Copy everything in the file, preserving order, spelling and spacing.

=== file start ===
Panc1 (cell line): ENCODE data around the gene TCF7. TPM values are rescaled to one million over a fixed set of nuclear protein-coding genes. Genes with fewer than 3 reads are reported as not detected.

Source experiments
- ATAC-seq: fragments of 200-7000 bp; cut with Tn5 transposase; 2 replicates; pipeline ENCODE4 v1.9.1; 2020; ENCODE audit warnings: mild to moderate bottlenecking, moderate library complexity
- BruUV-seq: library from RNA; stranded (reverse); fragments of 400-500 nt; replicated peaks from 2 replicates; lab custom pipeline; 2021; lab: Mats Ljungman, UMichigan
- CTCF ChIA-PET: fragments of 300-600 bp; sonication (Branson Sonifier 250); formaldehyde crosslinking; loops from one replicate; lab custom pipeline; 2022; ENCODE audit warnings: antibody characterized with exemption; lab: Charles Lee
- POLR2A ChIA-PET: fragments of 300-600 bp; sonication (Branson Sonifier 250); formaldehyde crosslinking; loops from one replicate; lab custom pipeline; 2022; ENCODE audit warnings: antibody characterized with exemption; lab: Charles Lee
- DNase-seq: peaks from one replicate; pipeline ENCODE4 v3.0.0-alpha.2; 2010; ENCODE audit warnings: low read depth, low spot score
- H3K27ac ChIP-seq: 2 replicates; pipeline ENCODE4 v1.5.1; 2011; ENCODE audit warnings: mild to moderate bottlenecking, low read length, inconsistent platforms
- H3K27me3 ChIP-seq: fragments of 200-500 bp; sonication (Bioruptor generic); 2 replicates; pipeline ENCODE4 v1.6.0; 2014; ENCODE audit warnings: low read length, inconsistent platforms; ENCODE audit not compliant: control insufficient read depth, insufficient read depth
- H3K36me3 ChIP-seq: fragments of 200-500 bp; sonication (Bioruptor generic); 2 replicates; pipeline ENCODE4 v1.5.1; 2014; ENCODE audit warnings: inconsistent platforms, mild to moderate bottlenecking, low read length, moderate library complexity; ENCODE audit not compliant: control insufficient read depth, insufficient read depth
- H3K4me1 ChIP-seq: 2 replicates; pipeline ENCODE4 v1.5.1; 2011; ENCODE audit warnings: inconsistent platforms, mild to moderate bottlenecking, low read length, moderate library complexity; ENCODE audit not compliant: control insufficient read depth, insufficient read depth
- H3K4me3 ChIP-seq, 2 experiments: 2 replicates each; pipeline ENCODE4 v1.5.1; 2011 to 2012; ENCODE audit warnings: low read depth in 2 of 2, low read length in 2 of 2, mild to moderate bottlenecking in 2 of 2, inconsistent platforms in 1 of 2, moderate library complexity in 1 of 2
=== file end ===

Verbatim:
Panc1 (cell line): ENCODE data around the gene TCF7. TPM values are rescaled to one million over a fixed set of nuclear protein-coding genes. Genes with fewer than 3 reads are reported as not detected.

Source experiments
- ATAC-seq: fragments of 200-7000 bp; cut with Tn5 transposase; 2 replicates; pipeline ENCODE4 v1.9.1; 2020; ENCODE audit warnings: mild to moderate bottlenecking, moderate library complexity
- BruUV-seq: library from RNA; stranded (reverse); fragments of 400-500 nt; replicated peaks from 2 replicates; lab custom pipeline; 2021; lab: Mats Ljungman, UMichigan
- CTCF ChIA-PET: fragments of 300-600 bp; sonication (Branson Sonifier 250); formaldehyde crosslinking; loops from one replicate; lab custom pipeline; 2022; ENCODE audit warnings: antibody characterized with exemption; lab: Charles Lee
- POLR2A ChIA-PET: fragments of 300-600 bp; sonication (Branson Sonifier 250); formaldehyde crosslinking; loops from one replicate; lab custom pipeline; 2022; ENCODE audit warnings: antibody characterized with exemption; lab: Charles Lee
- DNase-seq: peaks from one replicate; pipeline ENCODE4 v3.0.0-alpha.2; 2010; ENCODE audit warnings: low read depth, low spot score
- H3K27ac ChIP-seq: 2 replicates; pipeline ENCODE4 v1.5.1; 2011; ENCODE audit warnings: mild to moderate bottlenecking, low read length, inconsistent platforms
- H3K27me3 ChIP-seq: fragments of 200-500 bp; sonication (Bioruptor generic); 2 replicates; pipeline ENCODE4 v1.6.0; 2014; ENCODE audit warnings: low read length, inconsistent platforms; ENCODE audit not compliant: control insufficient read depth, insufficient read depth
- H3K36me3 ChIP-seq: fragments of 200-500 bp; sonication (Bioruptor generic); 2 replicates; pipeline ENCODE4 v1.5.1; 2014; ENCODE audit warnings: inconsistent platforms, mild to moderate bottlenecking, low read length, moderate library complexity; ENCODE audit not compliant: control insufficient read depth, insufficient read depth
- H3K4me1 ChIP-seq: 2 replicates; pipeline ENCODE4 v1.5.1; 2011; ENCODE audit warnings: inconsistent platforms, mild to moderate bottlenecking, low read length, moderate library complexity; ENCODE audit not compliant: control insufficient read depth, insufficient read depth
- H3K4me3 ChIP-seq, 2 experiments: 2 replicates each; pipeline ENCODE4 v1.5.1; 2011 to 2012; ENCODE audit warnings: low read depth in 2 of 2, low read length in 2 of 2, mild to moderate bottlenecking in 2 of 2, inconsistent platforms in 1 of 2, moderate library complexity in 1 of 2